Still, Wootan sees the NRA's support of the LEAN Act as a positive development for national menu labeling. "It's a good sign that the restaurant industry and the public health community both agree that a national menu labeling requirement is needed," she said. "We're much closer together than we have been in the past. We're still not on the same page, but we're getting there." Points of dispute Johnson said the NRA has opposed the MEAL Act because as it was introduced in previous sessions, it didn't offer the consistency and flexibility of the LEAN Act. The latter allows operators to choose how to present calorie information, while still keeping it at point of purchase. Wootan, however, said that offering chains that flexibility actually would create inconsistency. The LEAN Act would not present consumers with nutritional information in a standard format, requiring customers to search for the data. Nutrition experts, like registered dietitian Kelly O'Connor, said QSRs' current practice of providing nutritional and calorie information on tray liners and online isn't effective because few consumers take the time to look for it. "Having the information side by side with the item is probably the easiest way to have consumers learn what they are really buying," said O'Connor, who is also a diabetes educator for Mercy Medical Center in Baltimore. Also, the nutritional information itself won't mean much if consumers don't know what a healthy intake of each of these items looks like, she said. "Mandating posting of the calorie content is a good start," O'Connor said, adding that consumer education is another important piece of solving the obesity epidemic. But she cautioned that the responsibility for educating consumers doesn't lie entirely with restaurant operators. The NRA also opposes the MEAL Act's lack of a federal preemption because it would not prevent differing regulations in various states and localities as exist now, Johnson said. But Wootan dispelled that concern. "Once there's a national requirement for restaurant labeling, states and localities would stop passing bills," she said. Operators hope for single standard Quick-service chains, like Dunkin' Donuts, see a national standard as an answer to the complexity of complying with regulations that can vary by locality. The brands' operators are finding it costly and disruptive to meet those different standards, said Steve Caldeira, chief global communications and public affairs office for Dunkin' Brands. Like many QSRs, the company has provided nutritional information through in-store brochures and on its Web site for several years.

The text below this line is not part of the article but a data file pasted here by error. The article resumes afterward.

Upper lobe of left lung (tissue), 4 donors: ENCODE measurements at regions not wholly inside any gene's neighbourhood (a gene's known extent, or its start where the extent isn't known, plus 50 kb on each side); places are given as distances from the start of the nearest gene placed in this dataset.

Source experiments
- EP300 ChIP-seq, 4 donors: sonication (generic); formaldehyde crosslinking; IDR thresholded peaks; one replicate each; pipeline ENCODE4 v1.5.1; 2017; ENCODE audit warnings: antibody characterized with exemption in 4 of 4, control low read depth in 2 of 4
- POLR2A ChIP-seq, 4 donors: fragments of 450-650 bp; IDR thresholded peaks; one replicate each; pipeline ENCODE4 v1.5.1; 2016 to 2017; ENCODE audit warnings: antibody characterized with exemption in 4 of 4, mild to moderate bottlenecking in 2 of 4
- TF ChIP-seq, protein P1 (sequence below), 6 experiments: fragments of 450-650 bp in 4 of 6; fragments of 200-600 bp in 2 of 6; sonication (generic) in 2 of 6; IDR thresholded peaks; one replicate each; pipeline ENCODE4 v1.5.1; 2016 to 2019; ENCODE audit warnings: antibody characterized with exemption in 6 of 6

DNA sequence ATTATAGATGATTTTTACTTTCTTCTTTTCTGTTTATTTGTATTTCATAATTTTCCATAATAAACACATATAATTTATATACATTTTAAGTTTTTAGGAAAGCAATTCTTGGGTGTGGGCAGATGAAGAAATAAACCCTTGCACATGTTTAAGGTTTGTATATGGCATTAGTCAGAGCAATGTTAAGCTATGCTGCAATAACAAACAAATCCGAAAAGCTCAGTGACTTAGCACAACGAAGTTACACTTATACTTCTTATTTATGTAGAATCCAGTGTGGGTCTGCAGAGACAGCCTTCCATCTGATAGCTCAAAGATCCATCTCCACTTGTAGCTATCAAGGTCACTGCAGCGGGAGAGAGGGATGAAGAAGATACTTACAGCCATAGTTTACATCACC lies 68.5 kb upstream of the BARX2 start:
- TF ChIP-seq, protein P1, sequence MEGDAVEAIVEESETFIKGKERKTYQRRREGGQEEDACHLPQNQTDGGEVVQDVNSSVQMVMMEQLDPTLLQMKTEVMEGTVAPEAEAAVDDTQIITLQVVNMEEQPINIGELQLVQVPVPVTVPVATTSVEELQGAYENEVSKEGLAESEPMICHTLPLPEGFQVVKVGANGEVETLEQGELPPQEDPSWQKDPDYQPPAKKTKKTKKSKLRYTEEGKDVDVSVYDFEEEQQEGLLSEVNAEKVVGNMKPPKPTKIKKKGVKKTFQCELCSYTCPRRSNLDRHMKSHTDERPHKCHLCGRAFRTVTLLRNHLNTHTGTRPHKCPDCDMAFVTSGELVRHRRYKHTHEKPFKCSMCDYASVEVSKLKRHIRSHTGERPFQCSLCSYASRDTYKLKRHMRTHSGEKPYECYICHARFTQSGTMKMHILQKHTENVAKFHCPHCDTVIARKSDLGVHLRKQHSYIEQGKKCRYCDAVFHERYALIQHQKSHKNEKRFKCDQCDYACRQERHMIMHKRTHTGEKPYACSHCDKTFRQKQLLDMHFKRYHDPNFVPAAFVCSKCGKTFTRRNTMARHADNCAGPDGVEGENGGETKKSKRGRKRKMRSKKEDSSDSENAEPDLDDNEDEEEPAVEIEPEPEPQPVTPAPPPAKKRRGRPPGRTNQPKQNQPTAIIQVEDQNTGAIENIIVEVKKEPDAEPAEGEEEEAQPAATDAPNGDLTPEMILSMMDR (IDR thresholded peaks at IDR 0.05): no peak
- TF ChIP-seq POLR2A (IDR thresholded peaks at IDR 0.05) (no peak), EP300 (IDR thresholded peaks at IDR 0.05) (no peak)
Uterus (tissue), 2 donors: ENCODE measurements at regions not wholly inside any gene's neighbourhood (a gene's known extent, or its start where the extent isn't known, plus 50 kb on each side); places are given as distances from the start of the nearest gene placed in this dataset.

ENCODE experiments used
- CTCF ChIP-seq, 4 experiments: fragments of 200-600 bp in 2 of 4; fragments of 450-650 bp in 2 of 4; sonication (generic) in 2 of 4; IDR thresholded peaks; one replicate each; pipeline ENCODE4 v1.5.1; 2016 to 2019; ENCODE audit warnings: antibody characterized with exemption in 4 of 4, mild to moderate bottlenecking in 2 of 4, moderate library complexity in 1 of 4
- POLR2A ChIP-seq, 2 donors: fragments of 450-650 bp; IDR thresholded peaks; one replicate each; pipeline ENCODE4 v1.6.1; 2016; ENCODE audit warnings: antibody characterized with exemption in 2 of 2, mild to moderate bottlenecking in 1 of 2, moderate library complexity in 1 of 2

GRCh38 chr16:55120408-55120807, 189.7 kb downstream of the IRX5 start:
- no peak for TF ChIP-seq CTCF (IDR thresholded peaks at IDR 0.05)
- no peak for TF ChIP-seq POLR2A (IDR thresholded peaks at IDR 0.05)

Customers have noticed that menu boards in New York City, where chains must post calories on menu boards, are different than in other cities, he said. A national standard, then, would provide "a consistent, complete nutritional picture for consumers across the country, so we do not have regulations in New York City that are differing from regulations in California and Massachusetts," he said. In California, chains with 20 or more locations must post calorie counts for standard menu items on their menu boards. In contrast, Philadelphia requires posting calories and nutritional information, including sodium and fat content, on menu boards. While research by consumer research group Technomic found that 82 percent of restaurant-goers in New York let calorie postings affect their ordering, Dunkin' Donuts hasn't seen that much difference. "For the most part, we have not seen a significant impact on the buying decisions of our customers since we have posted the caloric information," Caldeira said. "We have seen a minimal decrease on select bakery items, but we are encouraged by the positive reaction and steady growth of our DDSMART menu featuring better-for-you food and beverages."